Well, this blog post is a bit overdue. Somehow I got a little caught up in life the last couple weeks of this summer, and while I had several things I’ve wanted to share, I never had the opportunity to really sit down and write it out. Now I’m way behind on sharing my adventures with you with a lot to say. Time really does fly when you are having fun. This
post doesn’t quite do justice to the experiences I have had the last three weeks, but here is a brief summary.
Since my last post, I spent a week and a half in Iowa at camp at the Upper Midwest Conference Center, three days at The National Convocation in Columbus, Ohio, and a week at camp in Lacey, Washington in the beautiful Pacific Northwest. In that time, I have continued to meet some of the most amazing new friends, shared some unbelievable experiences, and have continued to be challenged to think about the world in a different way. At this point, I feel almost repetitive, but each week offers me something different, yet is an odd addition to the week before.
To be honest, my time in Iowa deserves a blog to itself, but there’s one thing I will always associate with camp there – star gazing. Camp in Iowa was during the peak of my emotional exhaustion. The curriculum focused on loving our neighbor which fit so perfectly into my message of the summer that I had to immerse myself in everything. However, loving our neighbor is an easy concept to grasp in theory, but in reality the biggest challenge we may face as Christians. It is hard to comprehend what it means to love your neighbor and even harder to put that into practice, but it is essential if we want to make any sort of difference in the world. In order to debrief every day, I went each night by myself to the mini golf course, and using my backpack as a pillow, I just looked up at the clearest sky I have possibly ever seen. It is in those moments of staring at God’s unfathomable creation that I was reminded of just how human we all are. Looking up at a sky so big that is dotted with stars so bright and beautiful, I could not help but feel overwhelmed and comforted at the same time. When you look up, it is apparently obvious that this world we live in is big and we are all so small in comparison. If we can’t find any other similarities amongst ourselves, I encourage you to find a field on a clear night and just look up. We all see those same stars from wherever we are, and in those moments of reflection during star gazing, I think we can all find a common ground in the fact that whoever we believe created the scene above of us did one outstanding job.
I then went to Columbus, Ohio for The National Convocation, which if you don’t know is the Disciples of Christ’s African-American constituency assembly, and it was awesome. I had the pleasure of helping out with the youth while I was there and we went to a homeless shelter together. When I talked to an 8 year old boy there who wanted to be a scientist when he grew up so he could make lava, I was heartbroken. It was hard not to be considering this kid didn’t have a home to live in and the reality of his situation meant his opportunities were limited. The more I thought about it, the more I couldn’t help but wonder – why in the world are we giving $45 million a year to Israel to help them “defend themselves from the terrorists,” when in reality they have killed several hundred women and children in Gaza as the Israelis continue to go to the beach in Tel Aviv? This is especially frustrating when we have a child, who lives in a YWCA in Columbus, Ohio and carries all of his belongings in a trash bag without a true place to call his home.. So I reiterate what the young pastor from Chicago said in his message at one of the convention’s worship services: “What is your peace? Homeostasis at all costs? If the church is to be significant we must address the many hells around us.” Quite simply, we are the epitome of hypocrites if we can say we love God, but refuse to acknowledge and act against our world’s many problems. Money isn’t a solution to homelessness, but it is hard not to question where our priorities tend to lie.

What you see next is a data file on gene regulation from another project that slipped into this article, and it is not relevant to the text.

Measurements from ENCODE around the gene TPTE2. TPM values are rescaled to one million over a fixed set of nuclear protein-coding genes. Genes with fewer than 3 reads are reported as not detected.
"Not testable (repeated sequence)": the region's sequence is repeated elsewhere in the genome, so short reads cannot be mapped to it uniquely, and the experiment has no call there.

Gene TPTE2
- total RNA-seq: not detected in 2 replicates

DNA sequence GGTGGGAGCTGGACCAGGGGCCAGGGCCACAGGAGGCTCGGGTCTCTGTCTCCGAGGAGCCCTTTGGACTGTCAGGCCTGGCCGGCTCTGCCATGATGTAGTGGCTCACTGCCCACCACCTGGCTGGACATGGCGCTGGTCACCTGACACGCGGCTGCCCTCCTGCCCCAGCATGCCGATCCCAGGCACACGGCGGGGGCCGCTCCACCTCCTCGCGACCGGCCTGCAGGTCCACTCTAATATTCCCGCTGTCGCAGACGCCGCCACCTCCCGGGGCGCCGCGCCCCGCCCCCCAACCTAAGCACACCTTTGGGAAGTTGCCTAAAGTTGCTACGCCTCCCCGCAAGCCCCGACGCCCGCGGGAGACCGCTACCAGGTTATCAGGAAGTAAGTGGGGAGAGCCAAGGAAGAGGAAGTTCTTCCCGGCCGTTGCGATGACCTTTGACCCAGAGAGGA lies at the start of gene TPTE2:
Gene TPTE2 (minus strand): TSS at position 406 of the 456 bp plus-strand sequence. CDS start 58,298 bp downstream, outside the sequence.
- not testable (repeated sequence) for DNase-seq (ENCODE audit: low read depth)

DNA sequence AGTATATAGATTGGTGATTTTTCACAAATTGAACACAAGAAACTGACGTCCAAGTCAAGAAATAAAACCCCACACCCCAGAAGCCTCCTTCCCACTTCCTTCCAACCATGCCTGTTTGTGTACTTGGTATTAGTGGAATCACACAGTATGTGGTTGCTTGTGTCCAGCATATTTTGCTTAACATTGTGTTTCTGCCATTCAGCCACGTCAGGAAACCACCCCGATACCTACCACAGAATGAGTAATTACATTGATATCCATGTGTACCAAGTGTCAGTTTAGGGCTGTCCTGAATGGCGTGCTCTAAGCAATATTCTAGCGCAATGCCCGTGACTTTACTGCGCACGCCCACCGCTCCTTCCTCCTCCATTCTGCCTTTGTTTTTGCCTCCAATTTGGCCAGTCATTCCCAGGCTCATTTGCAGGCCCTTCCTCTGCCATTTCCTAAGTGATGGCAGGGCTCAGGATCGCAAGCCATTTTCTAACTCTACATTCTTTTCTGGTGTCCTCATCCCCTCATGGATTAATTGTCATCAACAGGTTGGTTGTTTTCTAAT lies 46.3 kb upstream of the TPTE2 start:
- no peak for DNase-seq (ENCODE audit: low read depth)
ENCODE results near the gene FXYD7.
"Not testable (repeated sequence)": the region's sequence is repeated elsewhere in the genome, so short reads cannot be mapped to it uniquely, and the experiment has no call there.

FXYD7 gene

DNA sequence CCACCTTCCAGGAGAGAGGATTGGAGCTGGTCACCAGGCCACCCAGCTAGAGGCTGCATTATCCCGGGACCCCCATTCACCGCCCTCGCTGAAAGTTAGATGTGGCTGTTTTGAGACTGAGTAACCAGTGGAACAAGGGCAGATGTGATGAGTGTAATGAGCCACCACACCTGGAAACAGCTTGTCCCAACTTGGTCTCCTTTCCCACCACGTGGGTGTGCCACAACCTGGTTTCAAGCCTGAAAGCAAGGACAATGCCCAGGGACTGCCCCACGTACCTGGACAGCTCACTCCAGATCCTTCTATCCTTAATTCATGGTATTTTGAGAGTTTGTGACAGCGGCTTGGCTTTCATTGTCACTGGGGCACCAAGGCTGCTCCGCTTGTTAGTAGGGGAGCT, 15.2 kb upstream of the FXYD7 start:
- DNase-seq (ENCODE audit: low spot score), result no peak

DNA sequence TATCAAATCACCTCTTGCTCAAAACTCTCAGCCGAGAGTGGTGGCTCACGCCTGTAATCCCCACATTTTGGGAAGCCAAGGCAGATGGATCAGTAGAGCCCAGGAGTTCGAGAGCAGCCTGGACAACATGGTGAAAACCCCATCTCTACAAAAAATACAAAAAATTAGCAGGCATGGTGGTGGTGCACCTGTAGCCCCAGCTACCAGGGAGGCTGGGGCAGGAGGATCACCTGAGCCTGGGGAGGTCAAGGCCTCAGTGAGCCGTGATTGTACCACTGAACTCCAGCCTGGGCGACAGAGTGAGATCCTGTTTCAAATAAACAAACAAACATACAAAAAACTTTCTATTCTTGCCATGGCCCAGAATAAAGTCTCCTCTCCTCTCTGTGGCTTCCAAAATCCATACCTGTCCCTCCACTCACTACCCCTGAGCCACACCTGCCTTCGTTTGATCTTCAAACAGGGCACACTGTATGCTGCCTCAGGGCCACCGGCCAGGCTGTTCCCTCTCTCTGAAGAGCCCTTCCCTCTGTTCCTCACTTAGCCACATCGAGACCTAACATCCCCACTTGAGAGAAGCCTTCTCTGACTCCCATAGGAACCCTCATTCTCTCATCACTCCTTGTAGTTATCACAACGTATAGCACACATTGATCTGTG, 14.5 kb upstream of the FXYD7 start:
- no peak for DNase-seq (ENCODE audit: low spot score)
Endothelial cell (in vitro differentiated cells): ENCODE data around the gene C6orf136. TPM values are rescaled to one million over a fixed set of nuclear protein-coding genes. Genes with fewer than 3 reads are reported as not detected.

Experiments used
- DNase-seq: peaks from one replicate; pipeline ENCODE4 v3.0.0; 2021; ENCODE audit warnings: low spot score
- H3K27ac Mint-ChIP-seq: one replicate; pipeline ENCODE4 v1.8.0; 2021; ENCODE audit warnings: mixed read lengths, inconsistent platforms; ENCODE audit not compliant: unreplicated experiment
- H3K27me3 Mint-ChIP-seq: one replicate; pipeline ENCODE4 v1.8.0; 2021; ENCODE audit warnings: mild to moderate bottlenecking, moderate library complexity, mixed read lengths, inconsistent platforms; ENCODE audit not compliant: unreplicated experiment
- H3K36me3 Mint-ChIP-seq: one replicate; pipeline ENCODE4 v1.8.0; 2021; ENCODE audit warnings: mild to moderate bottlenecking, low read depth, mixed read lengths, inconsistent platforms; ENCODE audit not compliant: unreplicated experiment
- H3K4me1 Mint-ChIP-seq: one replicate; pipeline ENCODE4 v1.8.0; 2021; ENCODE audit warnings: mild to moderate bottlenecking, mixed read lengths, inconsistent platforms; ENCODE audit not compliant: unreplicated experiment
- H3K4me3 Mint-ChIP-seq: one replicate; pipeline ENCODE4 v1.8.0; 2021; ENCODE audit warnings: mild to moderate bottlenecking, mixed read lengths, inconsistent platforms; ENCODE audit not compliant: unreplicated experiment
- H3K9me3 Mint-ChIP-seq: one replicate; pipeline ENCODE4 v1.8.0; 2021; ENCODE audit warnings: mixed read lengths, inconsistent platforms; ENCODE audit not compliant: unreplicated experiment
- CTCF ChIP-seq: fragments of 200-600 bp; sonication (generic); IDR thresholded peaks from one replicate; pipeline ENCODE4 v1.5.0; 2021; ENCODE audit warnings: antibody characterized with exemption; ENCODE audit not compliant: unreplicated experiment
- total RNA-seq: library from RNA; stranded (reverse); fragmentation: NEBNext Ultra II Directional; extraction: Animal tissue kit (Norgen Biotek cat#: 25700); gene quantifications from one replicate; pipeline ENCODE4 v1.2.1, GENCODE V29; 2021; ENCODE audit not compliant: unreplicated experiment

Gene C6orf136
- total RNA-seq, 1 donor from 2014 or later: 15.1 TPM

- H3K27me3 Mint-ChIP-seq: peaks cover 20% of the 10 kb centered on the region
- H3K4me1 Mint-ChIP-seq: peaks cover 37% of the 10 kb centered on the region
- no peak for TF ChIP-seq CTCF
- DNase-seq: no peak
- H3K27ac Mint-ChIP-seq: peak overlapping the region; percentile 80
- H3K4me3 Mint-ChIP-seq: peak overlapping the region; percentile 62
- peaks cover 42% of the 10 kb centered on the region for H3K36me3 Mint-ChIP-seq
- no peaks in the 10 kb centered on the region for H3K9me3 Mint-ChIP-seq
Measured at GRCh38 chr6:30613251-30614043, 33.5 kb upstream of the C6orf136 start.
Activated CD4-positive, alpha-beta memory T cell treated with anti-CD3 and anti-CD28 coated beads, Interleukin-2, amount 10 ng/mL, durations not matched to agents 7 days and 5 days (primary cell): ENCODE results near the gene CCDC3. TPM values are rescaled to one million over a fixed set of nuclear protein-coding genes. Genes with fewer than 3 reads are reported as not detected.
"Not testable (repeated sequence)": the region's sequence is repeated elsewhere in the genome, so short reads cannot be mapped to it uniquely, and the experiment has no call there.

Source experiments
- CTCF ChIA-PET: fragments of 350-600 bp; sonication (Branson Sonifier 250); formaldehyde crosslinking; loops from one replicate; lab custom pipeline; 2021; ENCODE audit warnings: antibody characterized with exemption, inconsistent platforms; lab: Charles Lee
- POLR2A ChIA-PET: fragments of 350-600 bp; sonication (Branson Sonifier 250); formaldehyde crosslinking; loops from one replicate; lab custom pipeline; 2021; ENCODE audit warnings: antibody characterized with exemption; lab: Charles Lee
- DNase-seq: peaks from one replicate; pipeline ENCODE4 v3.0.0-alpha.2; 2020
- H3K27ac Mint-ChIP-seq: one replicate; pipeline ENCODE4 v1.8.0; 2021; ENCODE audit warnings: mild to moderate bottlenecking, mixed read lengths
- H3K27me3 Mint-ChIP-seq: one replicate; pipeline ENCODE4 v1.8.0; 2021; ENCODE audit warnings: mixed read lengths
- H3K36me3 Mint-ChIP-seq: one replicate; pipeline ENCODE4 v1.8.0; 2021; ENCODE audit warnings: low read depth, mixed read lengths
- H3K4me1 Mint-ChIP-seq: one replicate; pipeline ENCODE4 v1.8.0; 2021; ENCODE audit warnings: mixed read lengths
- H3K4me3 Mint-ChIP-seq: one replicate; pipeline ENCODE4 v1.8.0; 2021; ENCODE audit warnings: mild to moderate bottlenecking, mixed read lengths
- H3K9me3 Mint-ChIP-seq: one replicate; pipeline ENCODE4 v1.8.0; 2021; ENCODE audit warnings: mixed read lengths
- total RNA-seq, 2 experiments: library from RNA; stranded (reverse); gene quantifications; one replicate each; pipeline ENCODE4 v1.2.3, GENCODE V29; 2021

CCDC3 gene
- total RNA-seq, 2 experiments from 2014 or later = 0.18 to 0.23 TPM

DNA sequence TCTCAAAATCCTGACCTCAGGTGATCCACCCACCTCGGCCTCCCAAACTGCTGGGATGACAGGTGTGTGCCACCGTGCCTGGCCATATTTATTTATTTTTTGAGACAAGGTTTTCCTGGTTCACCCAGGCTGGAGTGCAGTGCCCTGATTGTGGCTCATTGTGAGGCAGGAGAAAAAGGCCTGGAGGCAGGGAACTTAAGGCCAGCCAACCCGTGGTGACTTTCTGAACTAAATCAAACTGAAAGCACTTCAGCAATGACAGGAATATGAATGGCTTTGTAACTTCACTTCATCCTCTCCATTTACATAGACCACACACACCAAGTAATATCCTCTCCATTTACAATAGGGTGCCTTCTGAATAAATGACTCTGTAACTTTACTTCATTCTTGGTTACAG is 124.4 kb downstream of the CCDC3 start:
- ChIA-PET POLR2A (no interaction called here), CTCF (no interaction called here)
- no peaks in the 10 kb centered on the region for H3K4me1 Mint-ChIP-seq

Finally, I went to Gwinwood Christian Camp in Lacey, Washington for my first and only middle school camp of the summer. Of all the injustices I have talked about this summer, being in middle school quite possibly may be the worst of them all. Honestly, being in middle school really isn’t fun, and I was reminded of that this past week. For one, middle schoolers are changing a lot, they are generally very emotional, and they do not know how to appropriately express their emotions. Worse than that, the system that they are living in is just downright mean. I recognized very quickly that to survive in middle school you absolutely cannot be different. It seems to me that it is in middle school when we are conditioned to go with the flow the most, and sometimes going with the flow means saying things that we don’t want to say or doing things that we don’t want to do. Middle schoolers are surrounded by peer pressure and bullies, and when you add the fact that social media has them all connected more than ever before, there is no escaping anything. So middle school is hard, and for all those that work with them on a regular basis, bless you. May we all try our hardest to remind them of how to love and that being different is something to be encouraged, not laughed at.
I still can’t believe how lucky I have been to have had the opportunity to be a peace intern this summer, and I am thankful to you for taking time to read my often times incoherent rambling…